|Born||December 6, 1898|
Chicago, Illinois, United States
|Died||February 27, 1953 54) (aged|
Sherman Oaks, California, United States
|Years active||1940–1953 (film)|
Mort Glickman (December 6, 1898 – February 27, 1953) was an American composer of film scores.    He spent most of his career writing scores (often uncredited) for Republic Pictures, where he contributed to more than 175 films. 
Harry Warren was an American composer and lyricist. Warren was the first major American songwriter to write primarily for film. He was nominated for the Academy Award for Best Original Song eleven times and won three Oscars for composing "Lullaby of Broadway", "You'll Never Know" and "On the Atchison, Topeka and the Santa Fe". He wrote the music for the first blockbuster film musical, 42nd Street, choreographed by Busby Berkeley, with whom he would collaborate on many musical films.
Cyril John Mockridge was an English film and television composer who scored such films as Cheaper by the Dozen, River of No Return and The Man Who Shot Liberty Valance. He was nominated for an Academy Award for the 1955 film Guys and Dolls with Jay Blackton, and composed the theme music for the television Western series Laramie.
Adolph Deutsch was a British-American composer, conductor and arranger.
Roy Webb(néRoyden Denslow Webb; October 3, 1888 – December 10, 1982) was an American film music composer.
James David Buttolph Jr. was an American film composer who scored over 300 movies in his career. Born in New York City, Buttolph showed musical talent at an early age, and eventually studied music formally. After earning a music degree, Buttolph moved to Europe in 1923 and studied in Austria and Germany supporting himself as a nightclub pianist. He returned to the U.S. in 1927 and, a few years later, began working for NBC radio network as an arranger and conductor. In 1933, Buttolph moved to Los Angeles and began working in films. Buttolph's best work, according to many, was his work as an arranger on the Alfred Newman score for The Mark of Zorro (1940).
Ghulam Haider (1908 – 9 November 1953), also known by the honorary title Master Ghulam Haider, was a Pakistani music composer who worked both in India and later in Pakistan after its independence in 1947.
Paul J. Smith was an American music composer and violinist best known for his work at Disney.
Hans J. Salter was an Austrian-American film composer.
Herbert Pope Stothart was an American songwriter, arranger, conductor, and composer. He was also nominated for twelve Academy Awards, winning Best Original Score for The Wizard of Oz. Stothart was widely acknowledged as a member of the top tier of Hollywood composers during the 1930s and 1940s.
Oath of Vengeance is a 1944 American Western film directed by Sam Newfield. Shot at Corriganville Movie Ranch, the film was released by Producers Releasing Corporation as one of the studio's Billy the Kid film series.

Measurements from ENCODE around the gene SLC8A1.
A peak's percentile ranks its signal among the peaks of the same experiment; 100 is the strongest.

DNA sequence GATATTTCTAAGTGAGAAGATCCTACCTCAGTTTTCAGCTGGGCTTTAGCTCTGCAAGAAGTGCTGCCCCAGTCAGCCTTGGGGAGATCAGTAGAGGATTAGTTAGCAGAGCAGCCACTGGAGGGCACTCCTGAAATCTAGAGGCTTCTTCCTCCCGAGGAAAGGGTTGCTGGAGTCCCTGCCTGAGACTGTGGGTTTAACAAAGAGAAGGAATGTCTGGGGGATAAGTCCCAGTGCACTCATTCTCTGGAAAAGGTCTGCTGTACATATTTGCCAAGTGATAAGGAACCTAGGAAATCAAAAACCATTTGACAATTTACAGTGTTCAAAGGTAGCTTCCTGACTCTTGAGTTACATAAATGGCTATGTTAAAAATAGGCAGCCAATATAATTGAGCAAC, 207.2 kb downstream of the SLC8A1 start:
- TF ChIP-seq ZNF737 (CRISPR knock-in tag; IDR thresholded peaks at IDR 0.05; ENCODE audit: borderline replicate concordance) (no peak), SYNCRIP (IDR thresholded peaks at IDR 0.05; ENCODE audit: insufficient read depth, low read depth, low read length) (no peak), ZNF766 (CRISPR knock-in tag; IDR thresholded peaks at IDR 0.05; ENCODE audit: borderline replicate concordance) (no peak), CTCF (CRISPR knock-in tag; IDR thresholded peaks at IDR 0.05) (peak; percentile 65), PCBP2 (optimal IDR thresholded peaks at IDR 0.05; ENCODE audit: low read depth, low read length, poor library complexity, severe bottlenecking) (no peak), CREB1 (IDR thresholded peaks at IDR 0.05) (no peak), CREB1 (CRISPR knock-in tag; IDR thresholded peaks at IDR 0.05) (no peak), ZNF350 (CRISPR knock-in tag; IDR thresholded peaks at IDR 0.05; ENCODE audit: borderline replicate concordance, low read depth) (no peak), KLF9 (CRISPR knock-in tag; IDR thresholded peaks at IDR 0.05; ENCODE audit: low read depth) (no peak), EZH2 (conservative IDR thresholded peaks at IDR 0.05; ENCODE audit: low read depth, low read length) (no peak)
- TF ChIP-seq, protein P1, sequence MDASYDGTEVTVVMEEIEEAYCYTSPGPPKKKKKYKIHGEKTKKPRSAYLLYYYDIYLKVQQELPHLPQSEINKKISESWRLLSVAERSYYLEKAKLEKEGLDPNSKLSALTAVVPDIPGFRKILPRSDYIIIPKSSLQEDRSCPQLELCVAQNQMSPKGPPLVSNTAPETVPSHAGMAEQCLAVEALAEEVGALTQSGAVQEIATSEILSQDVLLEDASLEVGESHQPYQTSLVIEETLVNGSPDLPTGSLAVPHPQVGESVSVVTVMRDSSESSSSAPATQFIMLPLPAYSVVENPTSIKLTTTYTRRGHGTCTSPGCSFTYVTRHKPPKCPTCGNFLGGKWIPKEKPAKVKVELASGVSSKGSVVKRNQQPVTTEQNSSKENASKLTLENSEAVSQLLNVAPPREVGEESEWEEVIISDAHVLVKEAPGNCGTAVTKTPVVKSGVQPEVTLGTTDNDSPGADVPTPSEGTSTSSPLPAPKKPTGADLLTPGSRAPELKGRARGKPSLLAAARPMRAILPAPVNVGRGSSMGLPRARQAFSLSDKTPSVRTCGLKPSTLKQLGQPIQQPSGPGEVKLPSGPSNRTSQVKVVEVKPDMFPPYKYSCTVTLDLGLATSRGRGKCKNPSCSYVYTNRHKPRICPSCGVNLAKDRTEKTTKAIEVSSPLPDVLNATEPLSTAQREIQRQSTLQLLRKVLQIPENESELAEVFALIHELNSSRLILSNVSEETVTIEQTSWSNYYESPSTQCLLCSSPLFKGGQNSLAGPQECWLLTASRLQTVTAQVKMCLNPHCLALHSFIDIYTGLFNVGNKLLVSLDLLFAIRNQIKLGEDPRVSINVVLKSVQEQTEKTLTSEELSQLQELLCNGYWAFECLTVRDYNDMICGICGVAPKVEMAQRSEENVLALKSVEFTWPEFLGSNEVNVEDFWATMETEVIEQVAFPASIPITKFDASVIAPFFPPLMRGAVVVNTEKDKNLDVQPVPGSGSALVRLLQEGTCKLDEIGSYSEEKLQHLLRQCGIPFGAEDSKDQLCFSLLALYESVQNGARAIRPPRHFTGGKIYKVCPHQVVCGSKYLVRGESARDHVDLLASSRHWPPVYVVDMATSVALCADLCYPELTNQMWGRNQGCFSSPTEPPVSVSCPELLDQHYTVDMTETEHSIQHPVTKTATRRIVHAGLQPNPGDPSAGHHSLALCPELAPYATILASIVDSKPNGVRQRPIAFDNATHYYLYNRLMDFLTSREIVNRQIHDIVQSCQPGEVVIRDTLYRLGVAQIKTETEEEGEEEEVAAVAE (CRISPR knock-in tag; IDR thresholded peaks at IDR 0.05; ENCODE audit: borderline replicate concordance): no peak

Renzo Rossellini was an Italian composer, best known for his film scores.
Oliver George Wallace was an English composer and conductor. He was especially known for his film music compositions, which were written for many animation, documentary, and feature films from Walt Disney Studios.
Anthony Warde was a noted American actor who appeared in over 150 films between 1937 and 1964.
Lee Zahler was an American composer and musical director of films, starting in the 1920s and well into the 1940s.
John Botvid was a Swedish actor and comedian.
The Kid Rides Again is a 1943 American western directed by Sam Newfield. The film was one of the Billy the Kid (film series by Producers Releasing Corporation. It was Iris Meredith's last credited feature film role.
James Craven was an American actor. He played a wide variety of roles and has a minimum of 98 film and television credits including the TV show The Adventures of Kit Carson, as well as the classic motion picture, Johnny Belinda, and the popular movie serials, The Green Archer, Captain Midnight and King of the Rocket Men.
Kennedy Russell was a British composer of film scores. He was employed by British National Films during the Second World War, and died aged 70 in 1954.
Frank Sanucci (1901–1991) was an Argentine-born American composer who scored numerous films. Born in Buenos Aires he emigrated to the United States as a child. He worked in Hollywood on generally low-budget productions, many of them for Monogram Pictures where he was employed for several years. He was also employed at Universal Pictures, Grand National Pictures and Astor Pictures.
Pierre Laroche (1902–1962) was a French journalist, screenwriter and novelist. He was active in the French film industry from the 1940s to the 1960s. Laroche collaborated with Jacques Prévert on the script of Les Visiteurs du Soir (1942).